How to Get Help With Paying Rent

Families must demonstrate financial need to get help with rent payments.
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To obtain affordable rental housing or maintain your rental during hard times, contact an agency that offers help directly to renters. Private charities can help community residents with rental deposits and monthly rent. You also can get help from federal rental assistance programs, which are administered at the local level through government agencies and private nonprofit organizations. If a particular organization can't help you, it may refer you to an organization that can. Program funding, availability and eligibility criteria vary. Some programs offer financial counseling and employment services to ensure you can continue paying for a rental after receiving assistance.


Religious Charities

Charities can help tenants at risk of homelessness. Catholic Charities USA offers help at the national level and the local level in 24 states. A list of sub-agencies that offer help with rent can be found on the CCUSA website. Its Tenant Based Rental Assistance offers a rent subsidy to very low-income families of all faiths, with specific guidelines. For example, Catholic Charities of Southern Nevada can help single parents and married couples with children in Las Vegas for 6 months to one year. Other church- or faith-based charities, such as Lutheran Social Ministry, can offer emergency rent help to low-income tenants facing eviction. In some locations, funds and availability may be more limited.


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Eviction Prevention Programs

The federally-funded Eviction Prevention Program is administered by charities, government and nonprofits groups at the local level. The EPP helps low- and moderate-income households facing imminent eviction. It provides funds to pay up to one month of back rent, or arrears, and is a short-term solution rather than a permanent one.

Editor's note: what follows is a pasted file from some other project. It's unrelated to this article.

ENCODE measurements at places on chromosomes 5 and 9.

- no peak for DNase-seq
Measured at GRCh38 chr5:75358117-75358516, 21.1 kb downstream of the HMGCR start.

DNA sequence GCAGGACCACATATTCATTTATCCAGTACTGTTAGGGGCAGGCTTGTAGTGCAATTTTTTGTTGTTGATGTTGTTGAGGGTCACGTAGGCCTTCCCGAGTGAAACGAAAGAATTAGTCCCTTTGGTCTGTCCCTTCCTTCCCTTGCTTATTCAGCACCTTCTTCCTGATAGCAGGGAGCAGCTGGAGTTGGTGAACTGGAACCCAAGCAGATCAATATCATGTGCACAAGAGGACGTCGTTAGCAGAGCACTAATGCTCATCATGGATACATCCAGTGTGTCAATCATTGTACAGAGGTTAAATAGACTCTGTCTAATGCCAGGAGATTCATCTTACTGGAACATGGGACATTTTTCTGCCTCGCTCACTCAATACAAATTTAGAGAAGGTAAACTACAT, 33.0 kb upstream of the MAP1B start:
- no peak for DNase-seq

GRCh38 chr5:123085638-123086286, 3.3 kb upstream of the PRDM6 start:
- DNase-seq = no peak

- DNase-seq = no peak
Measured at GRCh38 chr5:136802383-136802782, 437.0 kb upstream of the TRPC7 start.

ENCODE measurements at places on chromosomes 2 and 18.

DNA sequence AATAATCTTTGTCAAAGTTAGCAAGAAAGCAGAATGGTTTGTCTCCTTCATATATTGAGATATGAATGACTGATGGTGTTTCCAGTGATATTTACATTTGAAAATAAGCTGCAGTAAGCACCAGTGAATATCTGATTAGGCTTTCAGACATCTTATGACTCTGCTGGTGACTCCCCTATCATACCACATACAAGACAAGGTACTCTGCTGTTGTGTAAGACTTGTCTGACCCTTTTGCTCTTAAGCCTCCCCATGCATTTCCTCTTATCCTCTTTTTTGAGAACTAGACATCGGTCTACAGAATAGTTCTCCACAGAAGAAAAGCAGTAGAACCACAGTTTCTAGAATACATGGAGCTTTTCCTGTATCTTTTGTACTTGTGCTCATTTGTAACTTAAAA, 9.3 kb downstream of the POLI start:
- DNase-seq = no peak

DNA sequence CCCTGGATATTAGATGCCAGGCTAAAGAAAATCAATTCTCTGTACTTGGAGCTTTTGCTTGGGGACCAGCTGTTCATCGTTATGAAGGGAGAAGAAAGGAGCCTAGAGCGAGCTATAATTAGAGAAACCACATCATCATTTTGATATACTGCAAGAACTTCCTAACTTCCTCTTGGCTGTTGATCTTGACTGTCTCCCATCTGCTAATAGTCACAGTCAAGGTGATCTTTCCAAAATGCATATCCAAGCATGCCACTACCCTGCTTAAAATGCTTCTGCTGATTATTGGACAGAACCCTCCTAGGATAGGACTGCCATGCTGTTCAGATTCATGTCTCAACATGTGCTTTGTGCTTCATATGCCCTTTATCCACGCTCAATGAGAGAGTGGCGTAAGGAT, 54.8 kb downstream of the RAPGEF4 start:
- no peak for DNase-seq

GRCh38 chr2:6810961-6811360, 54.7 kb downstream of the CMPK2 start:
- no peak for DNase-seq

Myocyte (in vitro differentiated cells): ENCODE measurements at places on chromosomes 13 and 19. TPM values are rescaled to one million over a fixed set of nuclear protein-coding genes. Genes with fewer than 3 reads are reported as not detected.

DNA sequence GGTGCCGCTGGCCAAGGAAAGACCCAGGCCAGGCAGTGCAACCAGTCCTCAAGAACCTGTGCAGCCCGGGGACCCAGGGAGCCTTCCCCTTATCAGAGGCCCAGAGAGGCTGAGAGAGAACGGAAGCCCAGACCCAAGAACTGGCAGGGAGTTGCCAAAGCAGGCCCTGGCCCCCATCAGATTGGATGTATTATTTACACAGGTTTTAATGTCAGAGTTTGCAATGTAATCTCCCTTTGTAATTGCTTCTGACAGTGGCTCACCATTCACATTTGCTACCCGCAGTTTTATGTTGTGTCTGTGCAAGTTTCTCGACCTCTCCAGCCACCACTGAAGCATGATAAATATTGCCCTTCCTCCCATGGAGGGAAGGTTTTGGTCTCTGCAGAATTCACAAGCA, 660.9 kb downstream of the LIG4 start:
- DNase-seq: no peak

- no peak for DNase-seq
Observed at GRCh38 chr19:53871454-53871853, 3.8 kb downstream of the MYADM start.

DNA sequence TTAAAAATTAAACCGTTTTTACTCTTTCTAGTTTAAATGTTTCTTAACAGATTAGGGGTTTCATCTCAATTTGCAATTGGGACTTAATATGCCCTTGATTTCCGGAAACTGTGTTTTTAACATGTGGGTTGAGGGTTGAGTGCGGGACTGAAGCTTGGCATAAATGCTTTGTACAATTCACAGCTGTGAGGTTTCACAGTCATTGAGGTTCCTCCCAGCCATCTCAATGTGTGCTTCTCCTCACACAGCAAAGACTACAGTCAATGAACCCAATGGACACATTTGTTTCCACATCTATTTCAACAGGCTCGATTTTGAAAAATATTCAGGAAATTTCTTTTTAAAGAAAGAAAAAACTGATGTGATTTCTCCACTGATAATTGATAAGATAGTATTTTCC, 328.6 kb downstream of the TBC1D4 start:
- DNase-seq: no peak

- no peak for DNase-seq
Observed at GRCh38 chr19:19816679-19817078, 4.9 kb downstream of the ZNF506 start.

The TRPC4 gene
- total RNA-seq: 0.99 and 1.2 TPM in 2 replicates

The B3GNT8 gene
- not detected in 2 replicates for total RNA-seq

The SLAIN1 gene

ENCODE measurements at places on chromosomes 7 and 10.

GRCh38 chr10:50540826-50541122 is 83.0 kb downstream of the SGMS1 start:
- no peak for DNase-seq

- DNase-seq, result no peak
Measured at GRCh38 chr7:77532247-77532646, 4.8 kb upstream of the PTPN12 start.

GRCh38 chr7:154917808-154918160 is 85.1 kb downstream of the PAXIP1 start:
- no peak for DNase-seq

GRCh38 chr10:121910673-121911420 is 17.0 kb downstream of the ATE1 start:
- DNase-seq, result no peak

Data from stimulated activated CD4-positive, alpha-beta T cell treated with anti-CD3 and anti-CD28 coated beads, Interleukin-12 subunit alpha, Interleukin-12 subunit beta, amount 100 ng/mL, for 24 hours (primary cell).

Depending on the organization that administers the EPP, you may receive more than one month of rent. For example, New York City's Coalition for Homelessness offers a one-time grant of $1,000, on average. Your landlord must be willing to cooperate with the program and discontinue the eviction. You also must demonstrate that financial hardship or extenuating circumstances beyond your control, such as a serious illness or other crisis, led to missed rent payments, and you are able to continue regular rent payments on your own.


USDA Rural Rental Assistance

The Department of Agriculture finances homes and multiple-unit housing complexes in designated rural and suburban communities for low- and very low-income individuals. It also offers rental subsidies to eligible households that rent USDA-financed housing. Very low-income tenants receive priority assistance. They earn less than 50 percent of the local median income, while low-income applicants earn between 80 percent and 50 percent of the median income. The rural housing owner must apply with the USDA to participate in the Rural Rental Assistance program. To obtain contact information for the program office nearest you, use the drop-down menu, located in the top right corner of the USDA's webpage.


HUD's Assistance Programs

The Department of Housing and Urban Development funds much of the country's rental assistance programs through state and local housing agencies. It also oversees popular rental assistance programs: The Section 8 Housing Voucher Program and the Public Housing Program. Section 8 provides a rent subsidy so you can afford rent for privately owned housing, while public housing helps cover rent for government-owned properties. Dwellings range from single-family homes, to condos and apartments. You must meet low- and extremely low-income limits for your area. HUD also inspects rentals to ensure they meets health and safety standards. Contact your local Public Housing Agency to apply for Section 8 or public housing.


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